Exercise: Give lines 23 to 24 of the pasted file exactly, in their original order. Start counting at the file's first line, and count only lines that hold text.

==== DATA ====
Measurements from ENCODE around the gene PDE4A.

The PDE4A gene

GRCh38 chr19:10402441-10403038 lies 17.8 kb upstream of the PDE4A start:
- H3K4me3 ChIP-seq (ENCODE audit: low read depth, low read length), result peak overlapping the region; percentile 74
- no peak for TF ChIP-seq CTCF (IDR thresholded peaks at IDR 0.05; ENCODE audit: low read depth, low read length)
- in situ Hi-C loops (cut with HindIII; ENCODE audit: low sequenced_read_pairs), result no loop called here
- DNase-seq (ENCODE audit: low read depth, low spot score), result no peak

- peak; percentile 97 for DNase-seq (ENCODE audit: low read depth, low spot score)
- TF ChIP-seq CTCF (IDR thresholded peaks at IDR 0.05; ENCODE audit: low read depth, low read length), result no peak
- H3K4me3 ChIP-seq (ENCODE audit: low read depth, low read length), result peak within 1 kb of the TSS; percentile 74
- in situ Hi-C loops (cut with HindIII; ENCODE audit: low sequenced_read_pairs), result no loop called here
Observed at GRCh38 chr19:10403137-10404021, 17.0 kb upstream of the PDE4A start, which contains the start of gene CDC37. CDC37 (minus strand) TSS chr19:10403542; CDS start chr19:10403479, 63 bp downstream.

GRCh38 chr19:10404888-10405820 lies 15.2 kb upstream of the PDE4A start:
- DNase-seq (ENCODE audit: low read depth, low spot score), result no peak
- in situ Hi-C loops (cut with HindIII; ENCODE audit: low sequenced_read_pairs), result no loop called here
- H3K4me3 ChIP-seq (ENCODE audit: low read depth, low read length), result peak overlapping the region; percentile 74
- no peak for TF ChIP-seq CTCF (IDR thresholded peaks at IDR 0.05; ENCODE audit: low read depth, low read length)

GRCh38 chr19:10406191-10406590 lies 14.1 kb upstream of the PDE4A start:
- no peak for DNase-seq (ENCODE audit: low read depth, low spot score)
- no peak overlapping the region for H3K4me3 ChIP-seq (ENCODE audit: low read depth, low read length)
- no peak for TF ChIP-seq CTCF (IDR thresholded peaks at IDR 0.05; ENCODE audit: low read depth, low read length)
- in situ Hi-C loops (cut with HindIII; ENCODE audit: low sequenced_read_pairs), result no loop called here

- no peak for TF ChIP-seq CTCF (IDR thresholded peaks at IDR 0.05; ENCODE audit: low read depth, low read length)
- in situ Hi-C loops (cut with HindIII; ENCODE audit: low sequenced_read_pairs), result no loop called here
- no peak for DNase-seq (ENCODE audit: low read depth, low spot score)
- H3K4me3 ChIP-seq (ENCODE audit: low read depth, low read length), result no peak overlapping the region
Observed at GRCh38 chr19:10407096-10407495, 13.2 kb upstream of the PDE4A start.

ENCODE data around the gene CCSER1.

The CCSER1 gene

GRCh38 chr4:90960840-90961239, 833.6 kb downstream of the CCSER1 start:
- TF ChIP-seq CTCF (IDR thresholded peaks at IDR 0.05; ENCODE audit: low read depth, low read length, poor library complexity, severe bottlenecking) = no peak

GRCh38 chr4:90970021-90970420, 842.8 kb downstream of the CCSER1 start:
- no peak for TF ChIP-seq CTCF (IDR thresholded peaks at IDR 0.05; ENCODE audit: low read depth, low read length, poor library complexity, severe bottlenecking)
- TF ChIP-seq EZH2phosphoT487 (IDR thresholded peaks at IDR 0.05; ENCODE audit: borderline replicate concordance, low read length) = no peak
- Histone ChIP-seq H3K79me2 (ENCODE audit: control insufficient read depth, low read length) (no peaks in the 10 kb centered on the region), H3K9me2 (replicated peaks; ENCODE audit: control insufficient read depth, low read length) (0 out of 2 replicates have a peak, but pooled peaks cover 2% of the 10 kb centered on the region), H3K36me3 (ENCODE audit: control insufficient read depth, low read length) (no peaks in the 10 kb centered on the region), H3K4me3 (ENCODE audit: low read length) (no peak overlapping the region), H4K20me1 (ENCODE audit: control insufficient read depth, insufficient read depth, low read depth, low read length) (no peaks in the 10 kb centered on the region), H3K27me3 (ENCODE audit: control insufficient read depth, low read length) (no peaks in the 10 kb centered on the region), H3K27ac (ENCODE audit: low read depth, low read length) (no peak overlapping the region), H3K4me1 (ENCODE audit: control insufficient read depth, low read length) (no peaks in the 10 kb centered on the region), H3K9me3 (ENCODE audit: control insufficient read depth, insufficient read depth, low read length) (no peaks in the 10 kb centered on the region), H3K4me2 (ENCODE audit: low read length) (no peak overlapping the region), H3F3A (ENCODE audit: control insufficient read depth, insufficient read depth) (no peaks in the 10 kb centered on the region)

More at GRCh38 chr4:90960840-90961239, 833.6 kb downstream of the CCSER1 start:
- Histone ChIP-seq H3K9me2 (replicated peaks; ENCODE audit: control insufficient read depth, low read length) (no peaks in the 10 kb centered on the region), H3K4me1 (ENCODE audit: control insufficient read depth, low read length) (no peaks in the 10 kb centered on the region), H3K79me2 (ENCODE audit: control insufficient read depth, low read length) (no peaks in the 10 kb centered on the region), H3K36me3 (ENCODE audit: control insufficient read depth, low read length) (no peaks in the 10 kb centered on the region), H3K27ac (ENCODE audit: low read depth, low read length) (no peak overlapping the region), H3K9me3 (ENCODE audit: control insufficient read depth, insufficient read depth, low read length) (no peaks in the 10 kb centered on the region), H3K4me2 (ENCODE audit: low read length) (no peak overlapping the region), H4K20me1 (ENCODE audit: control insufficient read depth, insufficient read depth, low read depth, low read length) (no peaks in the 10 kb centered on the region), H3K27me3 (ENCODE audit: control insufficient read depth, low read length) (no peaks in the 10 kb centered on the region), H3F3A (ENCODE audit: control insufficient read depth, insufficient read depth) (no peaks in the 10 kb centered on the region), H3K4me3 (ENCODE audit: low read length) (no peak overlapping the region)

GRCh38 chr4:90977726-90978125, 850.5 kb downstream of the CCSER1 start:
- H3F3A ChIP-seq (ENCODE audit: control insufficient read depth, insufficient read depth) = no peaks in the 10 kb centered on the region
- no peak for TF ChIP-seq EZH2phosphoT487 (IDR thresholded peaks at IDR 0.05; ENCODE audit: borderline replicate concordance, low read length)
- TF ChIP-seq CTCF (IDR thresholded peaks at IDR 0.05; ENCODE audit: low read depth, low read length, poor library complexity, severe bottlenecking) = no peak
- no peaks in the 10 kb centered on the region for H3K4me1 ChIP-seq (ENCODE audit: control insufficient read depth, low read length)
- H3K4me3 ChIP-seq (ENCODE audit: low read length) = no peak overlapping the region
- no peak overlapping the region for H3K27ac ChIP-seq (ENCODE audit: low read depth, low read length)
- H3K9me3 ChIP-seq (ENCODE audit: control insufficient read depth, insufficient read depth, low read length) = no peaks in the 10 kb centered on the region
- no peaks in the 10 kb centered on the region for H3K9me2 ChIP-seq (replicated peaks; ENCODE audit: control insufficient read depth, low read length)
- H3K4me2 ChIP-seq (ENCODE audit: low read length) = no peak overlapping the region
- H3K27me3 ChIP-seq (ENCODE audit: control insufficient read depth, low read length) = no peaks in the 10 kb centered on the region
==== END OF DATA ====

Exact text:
- no peak for TF ChIP-seq CTCF (IDR thresholded peaks at IDR 0.05; ENCODE audit: low read depth, low read length)
- in situ Hi-C loops (cut with HindIII; ENCODE audit: low sequenced_read_pairs), result no loop called here